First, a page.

Commission approves renewal project

Plan to revitalize Charles Village heads to City Council for OK

September 15, 2001|By Jamie Stiehm | Jamie Stiehm,SUN STAFF

An urban-renewal ordinance for the south side of Charles Village is headed for the Baltimore City Council after winning approval from the city Planning Commission on Thursday over vigorous objections of a recently established homeowner group in the North Baltimore neighborhood.

The designation of lower Charles Village as an urban-renewal zone is intended to attract economic investment in an area that has sagged in recent years and was supported by the Charles Village Community Benefits District, beginning with a series of public meetings early last year.

"We went out of our way to be inclusive and work with consultation from the community," Dan Klocke, the organization's executive director, said yesterday, a day after the Planning Commission's 6-1 vote.

But opponents of the plan warned that it would jeopardize the value and stability of the neighborhood. And Charles Rollins, a member of the Peabody Heights Resident Homeowners Alliance, criticized the Charles Village Benefits District as "erroneously holding itself out as a community organization with the right to speak for the community."

The proposed ordinance covers an area bounded by 27th Street to the north and 22nd Street to the south. Klocke said it would clear the way for new guidelines on design, land use, rehabilitation of historic structures and construction that would revitalize the area. No property acquisition is involved.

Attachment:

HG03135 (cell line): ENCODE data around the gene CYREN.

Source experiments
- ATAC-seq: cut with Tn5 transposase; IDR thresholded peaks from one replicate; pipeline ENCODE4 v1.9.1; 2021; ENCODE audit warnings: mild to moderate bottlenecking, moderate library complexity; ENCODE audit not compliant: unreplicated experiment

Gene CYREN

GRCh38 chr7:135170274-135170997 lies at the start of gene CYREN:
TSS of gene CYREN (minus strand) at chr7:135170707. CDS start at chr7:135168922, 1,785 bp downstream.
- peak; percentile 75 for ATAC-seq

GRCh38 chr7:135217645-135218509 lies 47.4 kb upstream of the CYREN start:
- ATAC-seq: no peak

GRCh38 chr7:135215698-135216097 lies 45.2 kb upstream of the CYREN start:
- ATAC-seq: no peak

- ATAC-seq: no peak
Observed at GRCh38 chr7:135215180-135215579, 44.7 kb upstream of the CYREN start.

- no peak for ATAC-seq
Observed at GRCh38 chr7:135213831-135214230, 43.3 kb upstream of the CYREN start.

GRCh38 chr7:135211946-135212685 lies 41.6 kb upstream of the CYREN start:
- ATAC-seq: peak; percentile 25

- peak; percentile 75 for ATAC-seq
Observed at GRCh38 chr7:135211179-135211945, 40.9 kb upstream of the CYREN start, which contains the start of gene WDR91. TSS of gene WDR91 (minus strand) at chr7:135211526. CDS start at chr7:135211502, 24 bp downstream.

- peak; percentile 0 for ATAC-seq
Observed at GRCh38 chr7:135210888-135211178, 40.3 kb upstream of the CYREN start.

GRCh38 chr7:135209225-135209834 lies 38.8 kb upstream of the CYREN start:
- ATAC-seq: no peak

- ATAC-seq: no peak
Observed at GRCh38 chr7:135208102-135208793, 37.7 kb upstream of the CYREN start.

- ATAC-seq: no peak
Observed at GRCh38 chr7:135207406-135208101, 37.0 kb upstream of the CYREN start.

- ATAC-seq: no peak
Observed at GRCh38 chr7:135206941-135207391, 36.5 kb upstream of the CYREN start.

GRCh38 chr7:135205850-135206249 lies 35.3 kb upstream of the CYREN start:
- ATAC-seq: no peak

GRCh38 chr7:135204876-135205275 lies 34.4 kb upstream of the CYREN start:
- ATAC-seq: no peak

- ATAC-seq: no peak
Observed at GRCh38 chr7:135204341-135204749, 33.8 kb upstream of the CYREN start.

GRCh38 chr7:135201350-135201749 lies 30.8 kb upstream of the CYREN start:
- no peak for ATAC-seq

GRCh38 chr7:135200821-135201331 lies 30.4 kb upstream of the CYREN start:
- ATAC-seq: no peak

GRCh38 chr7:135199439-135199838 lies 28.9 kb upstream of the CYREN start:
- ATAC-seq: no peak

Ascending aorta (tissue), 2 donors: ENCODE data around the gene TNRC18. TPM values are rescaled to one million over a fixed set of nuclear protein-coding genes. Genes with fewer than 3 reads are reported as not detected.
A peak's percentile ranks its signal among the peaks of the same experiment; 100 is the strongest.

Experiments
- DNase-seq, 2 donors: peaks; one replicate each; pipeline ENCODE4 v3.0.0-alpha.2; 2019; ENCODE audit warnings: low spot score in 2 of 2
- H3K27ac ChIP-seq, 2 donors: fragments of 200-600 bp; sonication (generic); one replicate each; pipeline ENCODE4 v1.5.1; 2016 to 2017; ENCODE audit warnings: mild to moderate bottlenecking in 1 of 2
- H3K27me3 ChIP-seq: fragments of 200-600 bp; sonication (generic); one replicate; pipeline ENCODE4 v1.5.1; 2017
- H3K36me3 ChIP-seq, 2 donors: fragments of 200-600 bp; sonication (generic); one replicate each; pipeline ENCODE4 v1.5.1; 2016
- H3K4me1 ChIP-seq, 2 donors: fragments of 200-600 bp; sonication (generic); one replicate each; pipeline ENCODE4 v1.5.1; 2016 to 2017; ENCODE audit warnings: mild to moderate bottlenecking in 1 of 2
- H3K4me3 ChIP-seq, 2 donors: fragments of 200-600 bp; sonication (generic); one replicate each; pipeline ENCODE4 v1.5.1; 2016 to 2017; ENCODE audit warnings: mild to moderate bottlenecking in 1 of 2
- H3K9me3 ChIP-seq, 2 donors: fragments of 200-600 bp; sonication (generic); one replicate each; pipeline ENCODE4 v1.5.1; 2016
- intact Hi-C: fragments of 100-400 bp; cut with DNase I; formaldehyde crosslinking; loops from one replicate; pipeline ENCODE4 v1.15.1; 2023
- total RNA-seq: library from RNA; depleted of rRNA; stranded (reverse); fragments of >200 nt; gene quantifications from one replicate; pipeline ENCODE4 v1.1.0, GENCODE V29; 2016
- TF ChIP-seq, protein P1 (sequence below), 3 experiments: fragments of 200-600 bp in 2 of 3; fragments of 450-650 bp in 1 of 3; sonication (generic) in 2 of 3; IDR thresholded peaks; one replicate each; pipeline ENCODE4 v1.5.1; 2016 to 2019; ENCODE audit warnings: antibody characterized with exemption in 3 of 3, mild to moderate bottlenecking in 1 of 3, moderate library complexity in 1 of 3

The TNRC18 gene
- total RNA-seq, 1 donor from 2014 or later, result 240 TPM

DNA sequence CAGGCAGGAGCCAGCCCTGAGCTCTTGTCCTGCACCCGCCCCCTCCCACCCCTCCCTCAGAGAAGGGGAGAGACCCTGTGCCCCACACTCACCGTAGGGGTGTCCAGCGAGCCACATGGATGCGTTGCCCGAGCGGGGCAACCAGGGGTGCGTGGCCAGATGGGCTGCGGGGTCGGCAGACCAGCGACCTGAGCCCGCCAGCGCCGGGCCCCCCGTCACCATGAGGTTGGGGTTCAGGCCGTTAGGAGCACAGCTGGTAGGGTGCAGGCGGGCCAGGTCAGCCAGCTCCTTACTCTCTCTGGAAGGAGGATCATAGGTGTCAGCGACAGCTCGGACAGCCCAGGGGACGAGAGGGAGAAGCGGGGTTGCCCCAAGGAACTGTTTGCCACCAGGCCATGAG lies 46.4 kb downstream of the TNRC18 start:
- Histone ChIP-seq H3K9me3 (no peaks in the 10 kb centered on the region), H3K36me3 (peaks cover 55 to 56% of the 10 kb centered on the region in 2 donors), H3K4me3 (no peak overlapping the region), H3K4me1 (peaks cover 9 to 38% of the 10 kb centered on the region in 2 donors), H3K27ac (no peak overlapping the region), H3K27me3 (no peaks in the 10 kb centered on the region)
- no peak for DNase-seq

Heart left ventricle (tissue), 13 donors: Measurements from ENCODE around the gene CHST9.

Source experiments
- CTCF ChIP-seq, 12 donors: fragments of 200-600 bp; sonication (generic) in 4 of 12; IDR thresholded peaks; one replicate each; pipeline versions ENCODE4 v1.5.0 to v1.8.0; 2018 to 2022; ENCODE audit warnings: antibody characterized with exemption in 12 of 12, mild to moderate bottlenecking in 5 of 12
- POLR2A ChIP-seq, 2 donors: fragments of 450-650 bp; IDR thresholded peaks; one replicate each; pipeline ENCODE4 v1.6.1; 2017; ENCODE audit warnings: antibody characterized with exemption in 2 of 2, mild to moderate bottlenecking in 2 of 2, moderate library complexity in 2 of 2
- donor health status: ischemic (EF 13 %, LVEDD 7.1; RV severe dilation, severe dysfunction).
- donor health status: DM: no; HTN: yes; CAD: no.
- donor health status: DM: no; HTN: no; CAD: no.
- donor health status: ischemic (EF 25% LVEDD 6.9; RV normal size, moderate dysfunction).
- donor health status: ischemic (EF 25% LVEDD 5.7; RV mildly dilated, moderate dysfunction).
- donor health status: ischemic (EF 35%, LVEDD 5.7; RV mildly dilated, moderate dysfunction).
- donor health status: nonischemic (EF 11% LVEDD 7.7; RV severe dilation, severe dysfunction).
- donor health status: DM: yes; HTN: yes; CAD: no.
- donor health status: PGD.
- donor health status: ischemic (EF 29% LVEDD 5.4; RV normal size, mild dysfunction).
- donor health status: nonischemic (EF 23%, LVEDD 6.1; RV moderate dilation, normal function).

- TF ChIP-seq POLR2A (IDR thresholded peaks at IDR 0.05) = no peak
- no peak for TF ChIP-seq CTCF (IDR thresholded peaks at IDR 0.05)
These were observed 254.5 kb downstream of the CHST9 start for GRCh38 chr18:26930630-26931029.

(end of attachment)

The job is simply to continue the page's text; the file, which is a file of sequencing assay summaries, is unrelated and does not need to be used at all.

At Thursday's meeting, Peter E. Auchincloss, chairman of the Planning Commission, said that city urban-renewal plans had helped revive the now-flourishing neighborhoods of Canton and Federal Hill.

The urban-renewal plan received support from two Charles Village neighborhood associations, the Charles Village Civic Association and the South Charles Village Community Association. But it faced strenuous objection from members of the Peabody Heights Resident Homeowners Alliance.

The organization, established this year, draws its name from the original name for Charles Village. Only residential property-owners may belong. The group has about 40 members, and more than a dozen showed up Thursday to speak against the move.

Christian Wilson, the alliance's leader, and several other members protested that their group had been ignored and excluded from the urban-renewal process. When city officials asked if they were aware of the public meetings, this point was left unresolved, though after the meeting some acknowledged that they had attended the public meetings.

Commenting on the controversy, Klocke said, "Urban renewal has an unfortunate connotation, but we tried to make it clear that urban renewal has a different connotation today."

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